What would you do if your child married out of Judaism?
This is, of course, much more that merely a rhetorical question in the Jewish community here in America. Our national intermarriage rate, depending on whom you ask, hovers somewhere in the vicinity of 50 percent, which is astronomical by just about any standard. More and more parents, from the most Jewishly alienated to those who worked hard and to inculcate their children with a serious Jewish identity, find themselves confronted with this challenge. Given that the Jewish community places such a premium on in-marriage, it is painfully difficult to fashion a response to a child’s choice to “marry out” that expresses displeasure or disappointment, but also the ongoing love of a parent for a child.
As a father of four, this is far from an academic question to me; not to imply that I’ve faced the dilemma. But I am fully cognizant of the possibility of any and all relationships coming to pass in this most open society that Jews have ever known.
I have presided over many conversions in the thirty-three years of my rabbinate, too many to count. But just the other day, I witnessed something that I had never seen before. The non-Jewish parents of a woman at those conversion I was officiating – practicing, committed Catholics – chose to be present at the Beit Din and subsequent immersion in a mikvah of their daughter. It is common for the parents of the Jewish partner in a couple to attend, to support their child, and their child’s partner. But it is almost unknown for the non-Jewish parents to attend, particularly if they are actively practicing a faith other than Judaism.
I was, truth to tell, quite taken aback at first by the presence of my Jew-by-choice’s parents. In my wildest imagination, even if any of the Jewish parents that I know had made their peace with their child’s decision to intermarry, I could not imagine them being present at a church celebration at which their son or daughter was baptized, and formally welcomed into the church upon accepting Jesus as the Messiah. It is not at all hard to imagine parents deciding, after a painful struggle, to attend an intermarriage in which their child was marrying someone of another faith, but not converting. But to actually witness the conscious abandonment of Judaism by your child?
But there they were, this man and woman just about my age, side-by-side with the parents and siblings of the partner as they threw candy on the “new Jew” and sang Siman Tov U’Mazal Tov. I was amazed at their courage, and their grace.
In a quiet moment, I said to this Italian Catholic couple that I thought that their presence was an amazing statement of love and support for their daughter, and that I had enormous respect for what they had chosen to do. The mother responded graciously, saying that they had tried to raise their daughter with an open mind, and that her Jewish partner had made her so happy that they really had no other thought than her happiness. The father had tears welling in his eyes, and asked me a series of questions about my work, how long I had been a practicing rabbi, and whether or not I had any relationship with the Catholic churches in Forest Hills (actually, I have fine relationships with them, and with their clergy). He said that his daughter had never seemed to find her place within Catholicism, and he was glad that she had found a religious tradition that offered her the chance to live a life rooted in timeless values and cherished traditions. I have to admit that I really didn’t know what to say. I was speechless. His generosity of spirit overwhelmed me, and I embraced him and his wife.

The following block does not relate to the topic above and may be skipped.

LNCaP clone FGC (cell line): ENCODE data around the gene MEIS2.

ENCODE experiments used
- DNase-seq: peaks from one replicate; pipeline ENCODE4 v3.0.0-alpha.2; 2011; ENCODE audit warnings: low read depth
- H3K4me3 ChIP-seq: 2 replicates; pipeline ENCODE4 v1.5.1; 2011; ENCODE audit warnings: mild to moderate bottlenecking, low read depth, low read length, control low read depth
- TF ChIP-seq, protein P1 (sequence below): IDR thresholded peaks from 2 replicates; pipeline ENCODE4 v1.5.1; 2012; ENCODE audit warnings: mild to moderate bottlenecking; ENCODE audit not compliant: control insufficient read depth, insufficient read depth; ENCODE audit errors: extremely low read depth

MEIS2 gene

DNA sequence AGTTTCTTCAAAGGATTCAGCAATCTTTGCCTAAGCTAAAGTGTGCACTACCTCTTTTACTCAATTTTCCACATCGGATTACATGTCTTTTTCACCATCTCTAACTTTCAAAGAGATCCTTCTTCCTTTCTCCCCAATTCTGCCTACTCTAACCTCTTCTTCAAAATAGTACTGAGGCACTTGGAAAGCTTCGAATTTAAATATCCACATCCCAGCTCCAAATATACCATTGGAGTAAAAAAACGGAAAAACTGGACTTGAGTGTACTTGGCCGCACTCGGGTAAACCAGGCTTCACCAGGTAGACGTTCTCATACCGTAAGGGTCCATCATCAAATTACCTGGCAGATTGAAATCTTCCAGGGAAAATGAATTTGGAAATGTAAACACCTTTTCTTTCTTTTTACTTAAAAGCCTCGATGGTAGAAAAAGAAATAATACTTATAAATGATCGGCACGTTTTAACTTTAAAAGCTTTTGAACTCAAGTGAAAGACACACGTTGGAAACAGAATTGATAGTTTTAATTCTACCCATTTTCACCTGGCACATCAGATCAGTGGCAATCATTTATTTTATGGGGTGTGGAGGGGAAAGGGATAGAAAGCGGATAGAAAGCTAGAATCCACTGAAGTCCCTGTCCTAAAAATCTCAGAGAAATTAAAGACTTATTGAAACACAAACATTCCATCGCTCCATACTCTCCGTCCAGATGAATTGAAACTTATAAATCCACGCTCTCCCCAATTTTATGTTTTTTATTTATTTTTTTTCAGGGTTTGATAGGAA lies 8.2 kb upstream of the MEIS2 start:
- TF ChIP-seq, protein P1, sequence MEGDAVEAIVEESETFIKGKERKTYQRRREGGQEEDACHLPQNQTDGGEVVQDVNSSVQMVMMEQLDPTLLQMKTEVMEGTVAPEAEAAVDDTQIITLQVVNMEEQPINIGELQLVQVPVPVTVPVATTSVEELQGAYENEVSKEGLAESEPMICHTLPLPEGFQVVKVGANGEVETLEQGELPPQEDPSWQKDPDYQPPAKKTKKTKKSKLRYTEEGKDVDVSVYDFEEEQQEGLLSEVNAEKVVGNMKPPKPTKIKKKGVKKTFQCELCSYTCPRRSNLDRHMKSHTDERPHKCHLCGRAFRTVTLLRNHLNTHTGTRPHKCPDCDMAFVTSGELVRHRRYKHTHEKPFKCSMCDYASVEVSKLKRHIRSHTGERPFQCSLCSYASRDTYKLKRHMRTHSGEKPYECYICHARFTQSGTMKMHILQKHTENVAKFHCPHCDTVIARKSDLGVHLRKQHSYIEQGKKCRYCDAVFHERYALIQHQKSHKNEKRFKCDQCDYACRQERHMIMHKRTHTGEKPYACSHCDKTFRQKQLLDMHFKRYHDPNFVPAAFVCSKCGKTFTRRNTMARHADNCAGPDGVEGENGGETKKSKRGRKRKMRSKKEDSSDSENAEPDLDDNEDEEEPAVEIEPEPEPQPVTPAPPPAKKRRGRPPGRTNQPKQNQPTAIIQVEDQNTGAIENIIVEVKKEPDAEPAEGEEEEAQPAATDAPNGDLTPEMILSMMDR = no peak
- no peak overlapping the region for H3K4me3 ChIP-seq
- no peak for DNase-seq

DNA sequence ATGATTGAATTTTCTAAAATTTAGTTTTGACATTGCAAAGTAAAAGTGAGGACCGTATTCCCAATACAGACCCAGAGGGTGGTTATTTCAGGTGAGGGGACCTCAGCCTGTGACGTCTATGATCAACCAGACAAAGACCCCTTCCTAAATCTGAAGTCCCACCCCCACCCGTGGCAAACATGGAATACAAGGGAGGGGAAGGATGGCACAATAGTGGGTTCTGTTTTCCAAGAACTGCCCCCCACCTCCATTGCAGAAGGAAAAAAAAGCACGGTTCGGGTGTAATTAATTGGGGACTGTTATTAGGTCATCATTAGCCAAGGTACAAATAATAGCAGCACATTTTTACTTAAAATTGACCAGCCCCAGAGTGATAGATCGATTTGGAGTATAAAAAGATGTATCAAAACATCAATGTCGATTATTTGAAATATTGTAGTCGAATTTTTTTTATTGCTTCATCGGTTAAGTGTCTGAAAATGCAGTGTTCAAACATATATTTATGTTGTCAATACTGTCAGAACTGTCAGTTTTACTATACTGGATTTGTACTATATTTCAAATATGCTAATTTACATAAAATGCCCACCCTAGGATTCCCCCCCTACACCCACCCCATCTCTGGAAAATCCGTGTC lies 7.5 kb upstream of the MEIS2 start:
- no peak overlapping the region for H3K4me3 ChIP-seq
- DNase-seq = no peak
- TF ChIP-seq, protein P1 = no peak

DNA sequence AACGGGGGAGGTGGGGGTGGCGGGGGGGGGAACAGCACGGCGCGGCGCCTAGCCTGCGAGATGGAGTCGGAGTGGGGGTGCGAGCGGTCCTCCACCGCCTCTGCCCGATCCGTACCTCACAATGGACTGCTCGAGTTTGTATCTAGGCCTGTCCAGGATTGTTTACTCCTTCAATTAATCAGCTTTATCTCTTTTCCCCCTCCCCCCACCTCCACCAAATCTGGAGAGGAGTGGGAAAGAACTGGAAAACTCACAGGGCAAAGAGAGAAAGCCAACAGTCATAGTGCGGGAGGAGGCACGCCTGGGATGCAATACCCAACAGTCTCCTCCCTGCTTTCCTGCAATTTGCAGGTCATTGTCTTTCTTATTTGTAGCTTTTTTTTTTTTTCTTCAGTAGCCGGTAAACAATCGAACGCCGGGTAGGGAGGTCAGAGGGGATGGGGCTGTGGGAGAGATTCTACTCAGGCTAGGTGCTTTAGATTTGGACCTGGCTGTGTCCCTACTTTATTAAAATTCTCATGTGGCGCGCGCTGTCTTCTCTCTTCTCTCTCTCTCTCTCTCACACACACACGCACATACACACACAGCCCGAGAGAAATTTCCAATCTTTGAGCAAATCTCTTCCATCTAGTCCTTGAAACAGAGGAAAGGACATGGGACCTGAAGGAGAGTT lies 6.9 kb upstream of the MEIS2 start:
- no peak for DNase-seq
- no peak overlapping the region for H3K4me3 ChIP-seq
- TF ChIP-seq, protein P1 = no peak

Before you all write letters saying that I am sanctioning intermarriage or at the least advising Jewish parents to “lighten up” on their standards, let me assure you that I am not. As American society becomes ever more open and boundary-free, making one’s standards clear and intelligible to our children is more important than ever.
But what I did learn the other day is that we Jews never stop to consider what it must be like for the parents of the non-Jewish child as he/she chooses Judaism and abandon’s the birth religion that, as often as not, still matters a great deal to his/her parents. When a non-Jew chooses Judaism and in so doing facilitates an in-marriage, we in the Jewish community count that as a victory … and it is. But somewhere, there are parents and siblings who are struggling with what are, at best, mixed feelings of rejection and loss, even as they are happy for their child.
We are who we are, and our standards are what they are, because we are struggling to survive as a people. But that should not close our hearts and our mind to those who are on the other side of these decisions. They love their children, too. And it can’t be easy …
Rabbi Gerald C. Skolnik is the spiritual leader of the Forest Hills Jewish Center in Queens.